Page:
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Ordered Pair:   An ordered pair, usually denoted by (x, y) is a pair of elements x and y of some sets, which is ordered in the sense tha...

Aptitude for ICET, CAT, Campus places - Relations

Ordered Pair:  
An ordered pair, usually denoted by (x, y) is a pair of elements x and y of some sets, which is ordered in the sense that (x, y) ≠ (y, x) whenever x ≠ y.
          Here x is known as the first co-ordinate and y, as the second coordinate of the ordered pair (x, y).
Ex: The ordered pairs (1, 2) and (2, 1) though consist of the same elements 1 and 2, are different because they represent different points in the co-ordinate plane.

Cartesian product:  
The Cartesian product of two sets A and B is the set of all those pairs whose first co-ordinate is an element of A and the second co-ordinate is an element B.  The set is denoted by A × B and is read as ‘A cross B’ or ‘Product set of A and B’. i.e.,
          A×B = {(x, y):  x A ^ y B}
Ex: Let A={1, 2, 3}, and B={3, 5}
Q A × B ={1, 2, 3} × {3, 5}
={(1, 3}, (1, 5), (2, 3), (2, 5), (3, 3), (3, 5)}
B × A = {(3, 1), (3, 2), (3, 3), (5, 1), (5, 2), (5, 3)}
Q A × B ≠B × A

Relations:
 Consider a set,
A= {1, 2, 3}, so that the Cartesian product set is
A×A={(1, 1), (1, 2), (1, 3), (2, 1), (2, 2), (2, 3), (3, 1), (3, 2), (3, 3)}
          Consider a subset from this set in such a way that the first coordinate is ‘less than’ the second coordinate. If we denote this relation by R, then R is described by
R= {(x, y) A×A: x<y }
          In which (x, y) is a member of the relation R.

Relation in a Set:  
A relation between two sets A and B is a subset of A×B and id denoted by R.
Thus R subset A×B.
We write xRy, if and only if (x, y) R.
xRy is read as ‘x is related to y’
          if A=B then we say that R is a relation in the set A.
Ex: Consider the realtion
R={(x, y) N×N: x>y, N is a set of natural numbers. }
Obviously, R subset N × N and so R is a relation N.

Domain and Range of a Relation:  
The domain D of the relation R is defined as the set of all first elements of the ordered pairs which belong to R, i.e.,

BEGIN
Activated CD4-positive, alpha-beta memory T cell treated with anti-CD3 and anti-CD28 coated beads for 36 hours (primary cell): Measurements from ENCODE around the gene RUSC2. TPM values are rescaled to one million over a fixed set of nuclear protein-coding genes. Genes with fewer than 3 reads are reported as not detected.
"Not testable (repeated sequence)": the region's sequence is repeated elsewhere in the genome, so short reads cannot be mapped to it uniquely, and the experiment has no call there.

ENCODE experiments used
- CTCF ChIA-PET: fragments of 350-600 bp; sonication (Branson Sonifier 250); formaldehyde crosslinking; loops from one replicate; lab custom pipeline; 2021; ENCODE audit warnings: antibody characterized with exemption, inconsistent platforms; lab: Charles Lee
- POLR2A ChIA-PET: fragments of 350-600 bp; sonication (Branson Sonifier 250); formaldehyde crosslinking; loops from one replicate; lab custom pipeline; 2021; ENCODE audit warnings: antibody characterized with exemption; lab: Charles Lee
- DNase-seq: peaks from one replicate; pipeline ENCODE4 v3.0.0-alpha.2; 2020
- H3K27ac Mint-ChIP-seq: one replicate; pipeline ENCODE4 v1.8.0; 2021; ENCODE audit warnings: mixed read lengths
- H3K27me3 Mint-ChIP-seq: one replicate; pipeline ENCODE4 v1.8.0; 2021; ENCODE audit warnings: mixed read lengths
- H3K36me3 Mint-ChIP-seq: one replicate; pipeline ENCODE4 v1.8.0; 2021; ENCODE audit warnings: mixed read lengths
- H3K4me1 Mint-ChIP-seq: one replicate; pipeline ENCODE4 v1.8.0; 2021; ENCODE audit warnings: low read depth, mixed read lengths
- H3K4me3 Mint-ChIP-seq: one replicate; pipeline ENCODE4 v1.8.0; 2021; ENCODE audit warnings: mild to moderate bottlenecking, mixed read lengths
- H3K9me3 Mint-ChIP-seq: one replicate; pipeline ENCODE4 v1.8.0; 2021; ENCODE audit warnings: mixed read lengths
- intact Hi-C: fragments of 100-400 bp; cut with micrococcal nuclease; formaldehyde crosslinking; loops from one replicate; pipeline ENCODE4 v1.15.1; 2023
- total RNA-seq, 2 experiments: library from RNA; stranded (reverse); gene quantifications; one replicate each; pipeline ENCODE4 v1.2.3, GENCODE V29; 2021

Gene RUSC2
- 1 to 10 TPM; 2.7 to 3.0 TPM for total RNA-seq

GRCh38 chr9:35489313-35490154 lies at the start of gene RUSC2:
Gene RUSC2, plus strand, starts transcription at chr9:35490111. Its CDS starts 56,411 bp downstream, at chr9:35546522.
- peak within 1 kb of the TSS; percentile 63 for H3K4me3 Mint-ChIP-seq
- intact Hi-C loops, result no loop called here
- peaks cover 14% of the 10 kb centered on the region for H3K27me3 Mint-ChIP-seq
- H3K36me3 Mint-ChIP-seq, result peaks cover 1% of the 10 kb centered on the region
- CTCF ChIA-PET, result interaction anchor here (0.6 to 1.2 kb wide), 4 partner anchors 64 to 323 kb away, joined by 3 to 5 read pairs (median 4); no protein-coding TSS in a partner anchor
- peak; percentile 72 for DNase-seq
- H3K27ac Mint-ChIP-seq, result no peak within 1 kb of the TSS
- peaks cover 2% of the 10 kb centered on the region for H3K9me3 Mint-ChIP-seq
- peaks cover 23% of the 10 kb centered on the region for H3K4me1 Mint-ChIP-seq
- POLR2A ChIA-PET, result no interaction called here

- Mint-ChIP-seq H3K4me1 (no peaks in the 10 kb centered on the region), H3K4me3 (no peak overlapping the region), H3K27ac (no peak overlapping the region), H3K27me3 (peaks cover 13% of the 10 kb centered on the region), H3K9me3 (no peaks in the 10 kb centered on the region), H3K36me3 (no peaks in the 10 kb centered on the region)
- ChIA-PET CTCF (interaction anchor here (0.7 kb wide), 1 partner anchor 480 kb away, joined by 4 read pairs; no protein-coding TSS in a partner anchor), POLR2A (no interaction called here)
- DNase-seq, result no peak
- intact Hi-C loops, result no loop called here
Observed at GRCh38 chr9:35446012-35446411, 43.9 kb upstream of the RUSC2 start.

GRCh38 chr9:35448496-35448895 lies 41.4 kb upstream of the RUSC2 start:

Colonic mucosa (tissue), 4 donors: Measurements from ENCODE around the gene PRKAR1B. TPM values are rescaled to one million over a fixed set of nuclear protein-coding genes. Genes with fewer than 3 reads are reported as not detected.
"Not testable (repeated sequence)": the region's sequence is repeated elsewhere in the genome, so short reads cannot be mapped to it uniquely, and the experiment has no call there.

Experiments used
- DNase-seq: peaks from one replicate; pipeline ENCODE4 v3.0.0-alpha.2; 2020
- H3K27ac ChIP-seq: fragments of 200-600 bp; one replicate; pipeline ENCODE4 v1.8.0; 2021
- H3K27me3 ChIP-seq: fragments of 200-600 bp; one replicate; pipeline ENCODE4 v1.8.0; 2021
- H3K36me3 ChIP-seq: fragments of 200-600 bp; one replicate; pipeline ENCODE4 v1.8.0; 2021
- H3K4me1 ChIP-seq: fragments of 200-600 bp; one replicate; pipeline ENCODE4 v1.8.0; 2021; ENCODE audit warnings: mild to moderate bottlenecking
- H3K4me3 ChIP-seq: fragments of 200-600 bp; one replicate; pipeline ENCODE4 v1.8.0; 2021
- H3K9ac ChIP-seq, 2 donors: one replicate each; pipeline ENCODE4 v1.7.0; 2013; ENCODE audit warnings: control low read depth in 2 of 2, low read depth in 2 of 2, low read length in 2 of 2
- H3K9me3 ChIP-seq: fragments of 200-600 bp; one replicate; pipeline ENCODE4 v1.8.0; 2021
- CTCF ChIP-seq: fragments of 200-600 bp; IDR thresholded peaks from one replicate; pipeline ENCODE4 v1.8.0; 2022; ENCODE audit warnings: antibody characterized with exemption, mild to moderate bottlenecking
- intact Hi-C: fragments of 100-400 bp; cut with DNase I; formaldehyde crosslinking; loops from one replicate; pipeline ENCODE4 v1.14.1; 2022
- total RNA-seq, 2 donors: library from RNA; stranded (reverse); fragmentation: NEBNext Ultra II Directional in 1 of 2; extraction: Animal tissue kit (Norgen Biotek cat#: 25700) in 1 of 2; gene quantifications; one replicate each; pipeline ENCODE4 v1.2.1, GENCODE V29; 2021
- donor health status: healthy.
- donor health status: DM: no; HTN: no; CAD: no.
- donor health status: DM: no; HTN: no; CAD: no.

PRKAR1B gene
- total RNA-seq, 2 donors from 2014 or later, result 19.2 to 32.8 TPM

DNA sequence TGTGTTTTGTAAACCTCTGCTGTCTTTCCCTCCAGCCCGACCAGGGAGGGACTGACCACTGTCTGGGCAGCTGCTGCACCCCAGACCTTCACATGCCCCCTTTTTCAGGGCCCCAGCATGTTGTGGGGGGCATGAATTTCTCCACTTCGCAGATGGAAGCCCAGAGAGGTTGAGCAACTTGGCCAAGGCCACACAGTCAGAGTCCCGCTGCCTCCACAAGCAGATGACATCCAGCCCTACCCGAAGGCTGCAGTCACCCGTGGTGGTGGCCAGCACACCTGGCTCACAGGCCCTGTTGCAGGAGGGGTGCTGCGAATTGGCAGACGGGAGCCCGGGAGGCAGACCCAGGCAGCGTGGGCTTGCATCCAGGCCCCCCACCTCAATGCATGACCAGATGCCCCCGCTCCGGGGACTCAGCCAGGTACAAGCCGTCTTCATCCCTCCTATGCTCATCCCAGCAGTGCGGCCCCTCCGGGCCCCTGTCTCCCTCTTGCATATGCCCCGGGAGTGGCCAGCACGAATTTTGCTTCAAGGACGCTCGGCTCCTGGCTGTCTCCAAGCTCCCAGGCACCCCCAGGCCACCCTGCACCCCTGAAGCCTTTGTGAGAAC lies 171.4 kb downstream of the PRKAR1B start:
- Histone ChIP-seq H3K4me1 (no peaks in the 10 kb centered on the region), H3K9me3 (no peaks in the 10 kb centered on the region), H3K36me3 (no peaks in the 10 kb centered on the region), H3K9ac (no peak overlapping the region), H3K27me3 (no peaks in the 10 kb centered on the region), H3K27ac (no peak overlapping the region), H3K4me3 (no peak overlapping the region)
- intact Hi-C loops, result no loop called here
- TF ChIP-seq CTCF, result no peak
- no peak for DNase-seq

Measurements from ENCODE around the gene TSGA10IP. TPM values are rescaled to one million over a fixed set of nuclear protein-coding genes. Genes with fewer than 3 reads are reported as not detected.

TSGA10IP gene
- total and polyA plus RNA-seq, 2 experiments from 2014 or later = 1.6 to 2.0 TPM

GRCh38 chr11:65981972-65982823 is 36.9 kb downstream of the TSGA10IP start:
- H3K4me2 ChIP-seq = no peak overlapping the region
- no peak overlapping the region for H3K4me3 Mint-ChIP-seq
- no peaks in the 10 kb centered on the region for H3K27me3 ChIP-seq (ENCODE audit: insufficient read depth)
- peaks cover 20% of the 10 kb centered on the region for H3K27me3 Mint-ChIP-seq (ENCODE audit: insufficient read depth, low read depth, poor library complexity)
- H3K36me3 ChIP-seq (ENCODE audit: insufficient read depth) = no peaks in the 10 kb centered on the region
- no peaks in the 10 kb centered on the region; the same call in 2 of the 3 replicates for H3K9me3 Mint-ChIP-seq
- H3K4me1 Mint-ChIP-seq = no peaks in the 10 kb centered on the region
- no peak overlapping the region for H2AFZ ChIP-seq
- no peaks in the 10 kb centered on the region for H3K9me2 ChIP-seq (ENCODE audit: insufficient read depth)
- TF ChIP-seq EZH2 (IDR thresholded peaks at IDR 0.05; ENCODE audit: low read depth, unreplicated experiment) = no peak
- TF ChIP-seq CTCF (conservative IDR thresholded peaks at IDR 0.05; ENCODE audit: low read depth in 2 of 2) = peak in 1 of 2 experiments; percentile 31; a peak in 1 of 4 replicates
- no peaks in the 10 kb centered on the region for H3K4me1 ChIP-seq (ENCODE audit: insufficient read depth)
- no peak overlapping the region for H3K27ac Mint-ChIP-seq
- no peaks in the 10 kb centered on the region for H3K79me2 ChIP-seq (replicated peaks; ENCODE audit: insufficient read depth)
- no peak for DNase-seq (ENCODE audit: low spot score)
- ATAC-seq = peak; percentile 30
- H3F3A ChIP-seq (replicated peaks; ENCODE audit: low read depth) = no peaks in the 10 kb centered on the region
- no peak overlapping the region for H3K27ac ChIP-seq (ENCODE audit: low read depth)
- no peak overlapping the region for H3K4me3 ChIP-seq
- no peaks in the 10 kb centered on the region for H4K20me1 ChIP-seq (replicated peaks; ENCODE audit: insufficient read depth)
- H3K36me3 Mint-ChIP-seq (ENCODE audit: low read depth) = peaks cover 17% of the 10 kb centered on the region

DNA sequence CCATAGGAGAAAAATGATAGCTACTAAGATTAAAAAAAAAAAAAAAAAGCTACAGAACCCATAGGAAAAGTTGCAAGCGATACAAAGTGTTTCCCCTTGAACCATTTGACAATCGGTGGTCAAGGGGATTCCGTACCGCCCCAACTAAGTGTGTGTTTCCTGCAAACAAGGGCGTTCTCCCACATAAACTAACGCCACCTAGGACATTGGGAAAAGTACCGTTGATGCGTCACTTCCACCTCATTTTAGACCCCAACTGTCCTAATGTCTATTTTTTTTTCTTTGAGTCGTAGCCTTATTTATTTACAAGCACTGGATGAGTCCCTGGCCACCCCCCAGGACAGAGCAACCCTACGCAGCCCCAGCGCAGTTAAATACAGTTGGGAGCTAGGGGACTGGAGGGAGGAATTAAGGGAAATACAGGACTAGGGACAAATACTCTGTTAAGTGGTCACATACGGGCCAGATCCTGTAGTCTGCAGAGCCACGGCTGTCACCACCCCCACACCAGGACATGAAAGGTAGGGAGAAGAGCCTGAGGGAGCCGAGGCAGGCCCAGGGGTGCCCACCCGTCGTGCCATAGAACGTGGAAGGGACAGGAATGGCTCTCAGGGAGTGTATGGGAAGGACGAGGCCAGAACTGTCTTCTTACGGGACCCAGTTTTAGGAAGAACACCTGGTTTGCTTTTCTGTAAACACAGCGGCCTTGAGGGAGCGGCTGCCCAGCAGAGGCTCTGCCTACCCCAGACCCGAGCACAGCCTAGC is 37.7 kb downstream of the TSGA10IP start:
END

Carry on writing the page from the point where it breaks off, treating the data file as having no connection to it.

D={x: (x, y) R, for x A}
          The range E of the relation R is defined as the set of all second elements of the ordered pairs which belong to R, i.e.,
          E={y: (x, y) R, for yB}
Obviously,      D subset A and E subset B
Ex: Let A={1, 2, 3, 4} and B={a, b, c}, Every subset of A×B is a relation from A to B. So, if R={(2, a), (4, a), (4, c)|, then the domain of R is the set (2, 4) and the range of R is the set (a, c).

Total number of distinct relations from a set A to set B:
          Let the number of elements of A and B be m and n repsectively. Then the number of elements of A×B is mn. Therefore the number of elements of the power set of A×B is 2mn. Thus A×B has 2mn different subsets. Now every subset of A×B is a relation from A to B. Hence the number of different relations A to B is 2mn.

Types of Relations in a Set:
Consider some special types of relations in a set A.
Inverse Relation:  Let R be a relation from the set A to the set B, then the inverse relation R-1 from set B to the set A is defined by
{ (b, a) : (a, b) R}
          In other words, the inverse relation R-1 consists of those ordered pairs which when reversed belong to R. Thus every relation R from the set A to the set B has an inverse relation R-1 from B to A.
Ex: (i) Let A={1, 2, 3}, B={a, b} and R={(1, a), (1, b), (3, a), (2, b)} be a relation from A to B. The inverse relation R is
R-1 ={(a, 1), (b, 1), (a, 3), (b, 2)}
(ii) Let B={2, 3, 4}, B={2, 3, 4} and R={(x,y) : |x-y|=1} be realtion from A to B. That is , R ={ (3,2), (2, 3), (4, 3), (3, 4)}. The inverse relation of R is.
R-1={(3, 2), (2, 3), (4, 3), (3, 4)}
It may be noted that R=R-1.
Here every relation has an inverse relation. If R be a relation from A to B, then
          (R-1)-1=R.
Theorem:  If R be a relation from A to B, then the domain of R is the range of R-1 and the range of R is the domain of R-1.

Identity Relation:  A relation R in a set A is said to be identity relation, generally denoted by IA, if
          IA={(x, x): xA}.
Ex: Let A={2, 4, 6}, then IA={(2, 2), (4, 4), (6, 6)} is an identity relation in A.

Universal Relation:  A relation R in a set A is said to be universal realtion if R is equal to A×A, i.e., if R = A×A.
Ex: Let A= {1, 2, 3}, then
R =A×A={(1, 1), (1, 2), (1, 3), (2, 1), (2, 2), (2, 3), (3, 1), (3, 2), (3, 3)} is a univeral realtion in A.


Void Relation:  A relation R in a set A is said to be a void relation if R is a null set i.e., if R=Ø observe theat R=ØÌA×A is a  void relation.